The situation in Asia and the Pacific, aggravated by certain long-standing conflicts, remained tense in 1989. The United Nations Command continued to report violations of the 1953 Armistice Agreement between the Democratic People’s Republic of Korea and the Republic of Korea. Following the withdrawal of Soviet troops from Afghanistan, completed in February, lighting in the country escalated and caused more people to seek refugee status in Pakistan and Iran. Viet Nam’s announcement of its complete troop withdrawal from Kampuchea in September was refuted by the opposition parties to the conflict because of the lack of a proper international control mechanism.

    • Middle East

      Throughout 1989. the United Nations continued its efforts for a peaceful settlement of the Middle East conflict. The Palestinian uprising in the West Bank and Gaza Strip-known in Arabic as intifadah-intensified, as did Israeli countermeasures. Military confrontation escalated in Lebanon, where the assassination of the newly elected President in November demonstrated the fragility of the reconciliation process.

    • Regional economic and social activities

      The five United Nations regional commissions continued to promote economic and social development in their respective regions during 1989. Four commissions held their regular sessions in March and April-the Economic and Social Commission for Asia and the Pacific (ESCAP), the Economic Commission for Europe (ECE), the Economic Commission for Africa (ECA) and the Economic and Social Commission for Western Asia (ESCWA). The Economic Commission for Latin America and the Caribbean (ECLAC) did not meet in a regular session, but its Committees of the Whole and of High-Level Government Experts held biennial meetings in March.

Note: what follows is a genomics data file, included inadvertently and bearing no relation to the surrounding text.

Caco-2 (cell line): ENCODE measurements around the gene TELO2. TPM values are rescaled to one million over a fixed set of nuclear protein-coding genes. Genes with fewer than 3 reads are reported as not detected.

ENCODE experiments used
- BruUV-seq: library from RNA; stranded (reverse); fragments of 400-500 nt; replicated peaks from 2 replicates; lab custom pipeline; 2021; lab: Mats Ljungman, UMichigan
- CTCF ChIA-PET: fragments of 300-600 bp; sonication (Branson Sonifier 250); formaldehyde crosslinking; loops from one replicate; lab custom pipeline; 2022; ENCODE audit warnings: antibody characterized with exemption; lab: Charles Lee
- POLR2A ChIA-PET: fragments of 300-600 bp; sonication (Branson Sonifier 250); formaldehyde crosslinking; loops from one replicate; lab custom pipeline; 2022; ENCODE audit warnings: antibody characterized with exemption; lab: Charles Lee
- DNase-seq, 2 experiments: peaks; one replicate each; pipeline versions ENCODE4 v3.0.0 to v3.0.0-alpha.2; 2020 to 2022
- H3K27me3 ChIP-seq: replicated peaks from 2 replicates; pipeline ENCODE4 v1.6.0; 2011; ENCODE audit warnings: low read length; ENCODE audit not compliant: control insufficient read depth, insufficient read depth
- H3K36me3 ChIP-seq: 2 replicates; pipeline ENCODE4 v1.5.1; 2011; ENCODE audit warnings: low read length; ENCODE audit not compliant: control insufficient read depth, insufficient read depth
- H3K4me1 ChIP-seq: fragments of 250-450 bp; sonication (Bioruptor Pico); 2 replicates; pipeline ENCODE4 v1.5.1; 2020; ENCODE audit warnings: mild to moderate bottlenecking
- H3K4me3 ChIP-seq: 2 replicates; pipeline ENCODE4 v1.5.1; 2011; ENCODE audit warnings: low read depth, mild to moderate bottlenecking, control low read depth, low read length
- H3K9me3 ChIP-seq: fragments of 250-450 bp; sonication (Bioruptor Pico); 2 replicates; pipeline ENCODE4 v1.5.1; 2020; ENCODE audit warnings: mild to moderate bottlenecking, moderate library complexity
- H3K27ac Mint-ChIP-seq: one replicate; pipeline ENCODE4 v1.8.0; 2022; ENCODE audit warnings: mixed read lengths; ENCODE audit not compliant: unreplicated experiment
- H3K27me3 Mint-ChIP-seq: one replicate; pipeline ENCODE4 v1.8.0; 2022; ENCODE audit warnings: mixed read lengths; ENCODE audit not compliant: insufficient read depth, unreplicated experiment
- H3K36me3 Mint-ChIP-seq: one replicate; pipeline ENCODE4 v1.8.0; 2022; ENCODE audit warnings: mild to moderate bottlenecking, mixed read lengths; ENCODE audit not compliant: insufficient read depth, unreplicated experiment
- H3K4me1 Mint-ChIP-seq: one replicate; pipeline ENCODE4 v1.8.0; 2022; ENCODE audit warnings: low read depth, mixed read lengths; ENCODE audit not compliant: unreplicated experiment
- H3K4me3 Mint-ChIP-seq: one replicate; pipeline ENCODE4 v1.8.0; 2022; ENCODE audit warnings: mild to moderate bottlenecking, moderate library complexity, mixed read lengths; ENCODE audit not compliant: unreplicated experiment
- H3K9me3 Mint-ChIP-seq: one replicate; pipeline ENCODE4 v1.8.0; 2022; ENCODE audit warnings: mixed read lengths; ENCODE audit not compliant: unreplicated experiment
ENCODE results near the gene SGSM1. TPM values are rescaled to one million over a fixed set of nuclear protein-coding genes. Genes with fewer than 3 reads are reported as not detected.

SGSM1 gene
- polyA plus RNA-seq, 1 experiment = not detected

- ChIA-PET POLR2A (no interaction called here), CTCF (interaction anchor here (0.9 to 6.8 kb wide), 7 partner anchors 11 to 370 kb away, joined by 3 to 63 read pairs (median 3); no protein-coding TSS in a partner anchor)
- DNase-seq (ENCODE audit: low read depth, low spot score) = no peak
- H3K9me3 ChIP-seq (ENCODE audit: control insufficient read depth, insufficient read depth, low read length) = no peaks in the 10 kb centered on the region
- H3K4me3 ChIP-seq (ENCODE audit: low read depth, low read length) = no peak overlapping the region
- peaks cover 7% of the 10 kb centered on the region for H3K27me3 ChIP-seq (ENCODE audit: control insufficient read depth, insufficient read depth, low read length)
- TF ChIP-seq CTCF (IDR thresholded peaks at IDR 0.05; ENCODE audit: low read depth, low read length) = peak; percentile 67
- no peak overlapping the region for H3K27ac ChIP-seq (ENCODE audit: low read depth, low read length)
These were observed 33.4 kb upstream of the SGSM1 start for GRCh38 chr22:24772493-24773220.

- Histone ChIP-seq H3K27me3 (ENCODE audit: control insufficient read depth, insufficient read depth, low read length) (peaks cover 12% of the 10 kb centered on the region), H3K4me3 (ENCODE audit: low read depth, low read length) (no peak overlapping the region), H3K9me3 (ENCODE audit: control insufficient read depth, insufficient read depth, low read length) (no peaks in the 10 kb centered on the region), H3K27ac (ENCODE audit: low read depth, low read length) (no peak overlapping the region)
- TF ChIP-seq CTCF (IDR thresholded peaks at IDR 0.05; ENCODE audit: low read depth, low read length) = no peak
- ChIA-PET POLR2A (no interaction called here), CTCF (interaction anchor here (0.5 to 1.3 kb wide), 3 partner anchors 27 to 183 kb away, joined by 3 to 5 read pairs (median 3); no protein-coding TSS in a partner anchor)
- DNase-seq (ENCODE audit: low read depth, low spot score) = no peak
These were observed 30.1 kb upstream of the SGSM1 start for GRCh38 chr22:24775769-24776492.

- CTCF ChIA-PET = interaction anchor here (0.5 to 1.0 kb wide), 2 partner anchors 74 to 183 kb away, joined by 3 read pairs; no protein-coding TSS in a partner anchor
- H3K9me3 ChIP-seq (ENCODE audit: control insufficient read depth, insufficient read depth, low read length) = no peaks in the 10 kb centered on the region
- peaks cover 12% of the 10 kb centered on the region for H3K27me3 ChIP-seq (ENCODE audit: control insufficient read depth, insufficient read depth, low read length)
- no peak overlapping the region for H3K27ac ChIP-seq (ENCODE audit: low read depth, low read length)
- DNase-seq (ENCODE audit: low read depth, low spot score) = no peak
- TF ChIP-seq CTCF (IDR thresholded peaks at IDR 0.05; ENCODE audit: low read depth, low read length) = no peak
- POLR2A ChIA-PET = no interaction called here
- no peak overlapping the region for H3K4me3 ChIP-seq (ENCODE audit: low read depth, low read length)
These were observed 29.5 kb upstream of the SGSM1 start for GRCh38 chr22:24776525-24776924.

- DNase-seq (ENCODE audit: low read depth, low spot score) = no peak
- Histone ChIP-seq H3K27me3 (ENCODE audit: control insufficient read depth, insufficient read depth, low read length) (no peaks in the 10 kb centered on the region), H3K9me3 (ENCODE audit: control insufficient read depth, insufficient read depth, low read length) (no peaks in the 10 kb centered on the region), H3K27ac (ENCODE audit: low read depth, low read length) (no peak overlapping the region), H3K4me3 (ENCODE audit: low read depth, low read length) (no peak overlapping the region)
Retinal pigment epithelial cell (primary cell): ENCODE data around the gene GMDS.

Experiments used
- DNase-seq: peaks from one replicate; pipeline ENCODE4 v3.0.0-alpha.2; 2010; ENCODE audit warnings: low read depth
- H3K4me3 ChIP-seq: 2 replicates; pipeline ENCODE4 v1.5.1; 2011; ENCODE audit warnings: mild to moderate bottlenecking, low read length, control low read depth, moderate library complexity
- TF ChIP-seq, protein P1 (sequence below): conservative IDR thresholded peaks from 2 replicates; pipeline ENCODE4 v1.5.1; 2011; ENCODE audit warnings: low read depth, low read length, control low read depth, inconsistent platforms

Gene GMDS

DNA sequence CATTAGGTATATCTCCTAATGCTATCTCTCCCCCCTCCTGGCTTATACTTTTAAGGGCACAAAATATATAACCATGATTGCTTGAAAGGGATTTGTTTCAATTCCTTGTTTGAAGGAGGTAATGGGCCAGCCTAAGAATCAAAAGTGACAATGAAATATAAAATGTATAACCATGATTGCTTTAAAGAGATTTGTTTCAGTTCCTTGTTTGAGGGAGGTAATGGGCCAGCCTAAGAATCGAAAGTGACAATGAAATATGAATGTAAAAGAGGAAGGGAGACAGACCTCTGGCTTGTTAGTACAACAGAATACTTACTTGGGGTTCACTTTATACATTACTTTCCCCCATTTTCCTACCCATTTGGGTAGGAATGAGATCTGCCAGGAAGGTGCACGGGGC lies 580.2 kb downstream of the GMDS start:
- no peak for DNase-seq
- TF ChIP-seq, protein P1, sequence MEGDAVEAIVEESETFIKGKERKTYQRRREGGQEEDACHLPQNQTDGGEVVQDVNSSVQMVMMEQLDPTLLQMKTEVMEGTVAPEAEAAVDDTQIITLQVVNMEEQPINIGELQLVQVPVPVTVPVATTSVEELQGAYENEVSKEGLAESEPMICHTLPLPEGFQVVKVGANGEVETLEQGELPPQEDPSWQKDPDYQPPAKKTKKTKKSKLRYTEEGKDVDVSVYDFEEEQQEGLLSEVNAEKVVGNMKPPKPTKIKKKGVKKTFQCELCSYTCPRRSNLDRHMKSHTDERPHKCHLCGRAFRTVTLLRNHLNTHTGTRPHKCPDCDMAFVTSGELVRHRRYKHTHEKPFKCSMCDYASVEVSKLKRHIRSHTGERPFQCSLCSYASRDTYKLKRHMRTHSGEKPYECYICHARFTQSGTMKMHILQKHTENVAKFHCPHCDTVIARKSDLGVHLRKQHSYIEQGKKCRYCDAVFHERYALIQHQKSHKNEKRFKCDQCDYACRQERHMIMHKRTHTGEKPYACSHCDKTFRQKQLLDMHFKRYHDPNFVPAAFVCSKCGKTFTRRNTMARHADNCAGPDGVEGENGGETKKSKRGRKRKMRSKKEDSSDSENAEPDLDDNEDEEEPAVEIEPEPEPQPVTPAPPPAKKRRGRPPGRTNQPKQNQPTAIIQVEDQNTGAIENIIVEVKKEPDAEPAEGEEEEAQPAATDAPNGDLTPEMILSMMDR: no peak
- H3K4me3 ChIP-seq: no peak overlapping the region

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  • Expand / Collapse Hide / Show all Abstracts Economic and social questions

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    • Development policy and international economic cooperation

      As the 1980s drew to a close, epoch-making political changes occurred that had far-reaching implications for the world economy. Economic growth decelerated in all major groups of economies in 1989, but unevenly; differences in growth rates were particularly large among developing countries. Per capita output increased rapidly in Asia, but in Africa and Latin America the average level of income continued to fall as it had throughout the decade.

    • Operational activities for development